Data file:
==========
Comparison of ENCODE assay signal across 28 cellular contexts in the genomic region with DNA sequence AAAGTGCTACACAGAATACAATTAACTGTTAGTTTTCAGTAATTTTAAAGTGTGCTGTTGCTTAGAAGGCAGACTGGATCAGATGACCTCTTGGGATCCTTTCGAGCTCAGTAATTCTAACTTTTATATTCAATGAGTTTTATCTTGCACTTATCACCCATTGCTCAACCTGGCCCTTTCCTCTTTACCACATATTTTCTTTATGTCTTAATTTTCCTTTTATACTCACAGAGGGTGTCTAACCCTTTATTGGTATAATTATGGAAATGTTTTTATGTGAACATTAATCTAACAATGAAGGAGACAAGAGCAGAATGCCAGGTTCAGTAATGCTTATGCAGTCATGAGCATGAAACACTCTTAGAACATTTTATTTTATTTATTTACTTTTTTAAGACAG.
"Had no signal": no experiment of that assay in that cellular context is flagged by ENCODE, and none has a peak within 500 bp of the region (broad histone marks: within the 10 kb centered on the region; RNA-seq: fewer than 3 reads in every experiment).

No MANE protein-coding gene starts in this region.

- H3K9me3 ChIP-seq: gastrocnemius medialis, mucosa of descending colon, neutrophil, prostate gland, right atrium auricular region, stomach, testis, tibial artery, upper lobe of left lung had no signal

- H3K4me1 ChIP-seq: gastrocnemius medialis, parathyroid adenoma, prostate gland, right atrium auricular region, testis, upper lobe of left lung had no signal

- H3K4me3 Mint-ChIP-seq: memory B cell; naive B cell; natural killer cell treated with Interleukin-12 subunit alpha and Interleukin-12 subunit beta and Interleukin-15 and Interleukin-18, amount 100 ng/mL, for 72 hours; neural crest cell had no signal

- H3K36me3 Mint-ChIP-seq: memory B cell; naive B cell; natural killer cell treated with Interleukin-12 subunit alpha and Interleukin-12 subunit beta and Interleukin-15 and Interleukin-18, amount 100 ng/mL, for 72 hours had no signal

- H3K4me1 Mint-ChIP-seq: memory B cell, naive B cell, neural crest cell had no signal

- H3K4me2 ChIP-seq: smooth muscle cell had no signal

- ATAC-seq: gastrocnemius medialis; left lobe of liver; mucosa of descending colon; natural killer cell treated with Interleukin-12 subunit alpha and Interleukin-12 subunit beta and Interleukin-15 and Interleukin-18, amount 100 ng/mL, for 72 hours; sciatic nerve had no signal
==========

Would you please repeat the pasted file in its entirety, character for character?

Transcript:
Comparison of ENCODE assay signal across 28 cellular contexts in the genomic region with DNA sequence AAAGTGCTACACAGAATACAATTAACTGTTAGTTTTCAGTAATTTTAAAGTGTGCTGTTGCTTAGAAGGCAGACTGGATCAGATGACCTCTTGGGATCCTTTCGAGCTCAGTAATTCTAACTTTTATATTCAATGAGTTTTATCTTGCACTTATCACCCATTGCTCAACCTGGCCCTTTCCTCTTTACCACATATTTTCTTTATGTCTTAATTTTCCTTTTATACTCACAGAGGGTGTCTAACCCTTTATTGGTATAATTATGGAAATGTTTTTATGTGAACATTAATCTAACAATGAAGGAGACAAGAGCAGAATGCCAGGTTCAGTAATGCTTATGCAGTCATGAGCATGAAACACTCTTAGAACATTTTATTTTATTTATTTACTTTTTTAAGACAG.
"Had no signal": no experiment of that assay in that cellular context is flagged by ENCODE, and none has a peak within 500 bp of the region (broad histone marks: within the 10 kb centered on the region; RNA-seq: fewer than 3 reads in every experiment).

No MANE protein-coding gene starts in this region.

- H3K9me3 ChIP-seq: gastrocnemius medialis, mucosa of descending colon, neutrophil, prostate gland, right atrium auricular region, stomach, testis, tibial artery, upper lobe of left lung had no signal

- H3K4me1 ChIP-seq: gastrocnemius medialis, parathyroid adenoma, prostate gland, right atrium auricular region, testis, upper lobe of left lung had no signal

- H3K4me3 Mint-ChIP-seq: memory B cell; naive B cell; natural killer cell treated with Interleukin-12 subunit alpha and Interleukin-12 subunit beta and Interleukin-15 and Interleukin-18, amount 100 ng/mL, for 72 hours; neural crest cell had no signal

- H3K36me3 Mint-ChIP-seq: memory B cell; naive B cell; natural killer cell treated with Interleukin-12 subunit alpha and Interleukin-12 subunit beta and Interleukin-15 and Interleukin-18, amount 100 ng/mL, for 72 hours had no signal

- H3K4me1 Mint-ChIP-seq: memory B cell, naive B cell, neural crest cell had no signal

- H3K4me2 ChIP-seq: smooth muscle cell had no signal

- ATAC-seq: gastrocnemius medialis; left lobe of liver; mucosa of descending colon; natural killer cell treated with Interleukin-12 subunit alpha and Interleukin-12 subunit beta and Interleukin-15 and Interleukin-18, amount 100 ng/mL, for 72 hours; sciatic nerve had no signal